Page 12
    Merisial is Pathfinder's iconic rogue. Quinn is Pathfinder's iconic lawman. They're immediately friends.

    Also, Valeros's line at the bottom of the page is part of a running joke Erik Mona suggested I slip in. The party keeps winding up in sewers—'cause adventure!—and they're getting pretty sick of it. Valeros made some mention of this early in Worldscape, I believe, but now the sewer fatigue is starting to set in.

    Stay tuned for a future series where adventure leads into a city's bowels and the party just flat out calls it quits!

    Page 13
    Here we get our first look at Tanin, one of the queen of Korvosa's elite masked guards, the Gray Maidens. Ediano Silva's take on Eva Widermann's original Gray Maiden design is absolutely spot on. Silva's work has been fantastic, but particularly here I couldn't have been more pleased!

    In Pathfinder continuity, playing with Gray Maidens is tricky, as they exist—for the most part—only within the time period of the Curse of the Crimson Throne Adventure Path. They don't exist before that and they're largely in shambles afterward. That means, to include these awesome warriors at their height—which Sutter and I strongly wanted to do—we had to set the series during the events of that Pathfinder RPG campaign. Specifically, this story takes place in the days right between the end of the adventure Edge of Anarchy and the beginning of Seven Days to the Grave (which I also wrote!). The comic series doesn't overlap with the main events of those adventures, though. It's just one other story that's taking place in Korvosa during that time.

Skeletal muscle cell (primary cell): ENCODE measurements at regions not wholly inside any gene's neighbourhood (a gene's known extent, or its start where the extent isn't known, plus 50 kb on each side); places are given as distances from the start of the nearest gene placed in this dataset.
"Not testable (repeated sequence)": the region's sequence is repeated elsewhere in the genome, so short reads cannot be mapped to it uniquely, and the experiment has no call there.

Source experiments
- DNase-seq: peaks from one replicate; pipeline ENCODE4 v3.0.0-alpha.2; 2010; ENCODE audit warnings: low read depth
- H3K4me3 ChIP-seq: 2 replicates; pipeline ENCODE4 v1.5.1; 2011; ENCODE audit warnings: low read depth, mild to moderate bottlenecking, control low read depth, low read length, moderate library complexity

Oh, and I love how the "singing" starts slipping into the panels midway through the page.

    Pages 14 & 15
    Just your usual, everyday, giant singing otyugh. Merisiel reacts exactly as any Pathfinder player would to seeing her friend get scooped up by an out-of-tune stank-lord.

    Pages 16 & 17
    Funny things about otyughs: not only are they smart enough to talk (not well, but they can speak when they're not sewer-slurpin'), but they're also not evil. In other words, they can be reasoned with—if you use small words. Kyra's quick to notice potential converts to her faith (Sarenrae is the goddess of redemption, after all).

    Hail the Dawn Slobber, Brother Kamewgamucus.

    Pages 18 & 19
    We finally catch up with Tiro, along with a bunch of Varisians. Varisians have lived in this region for a long time and know the best places to hide—even if they're not always the best smelling spots.

    Page 20 & 21
    Despite being utterly awesome looking, Gray Maidens—generally—aren't really nice people. Seoni tries to talk her brother and the Varisians down, but there's a lot of pent up anger in the community and there's not always time for discussion when lives are on the line. The Hellknights, however, have no real interest in discussion. It looks like Valeros is going to get the fight he's been waiting all issue for.

    Page 22
    The Hellknights are the only one with legal jurisdiction in Korvosa, though. Which masked lawbringer is taking in which? We'll find out from James Sutter is Runescars #2!
Working...
X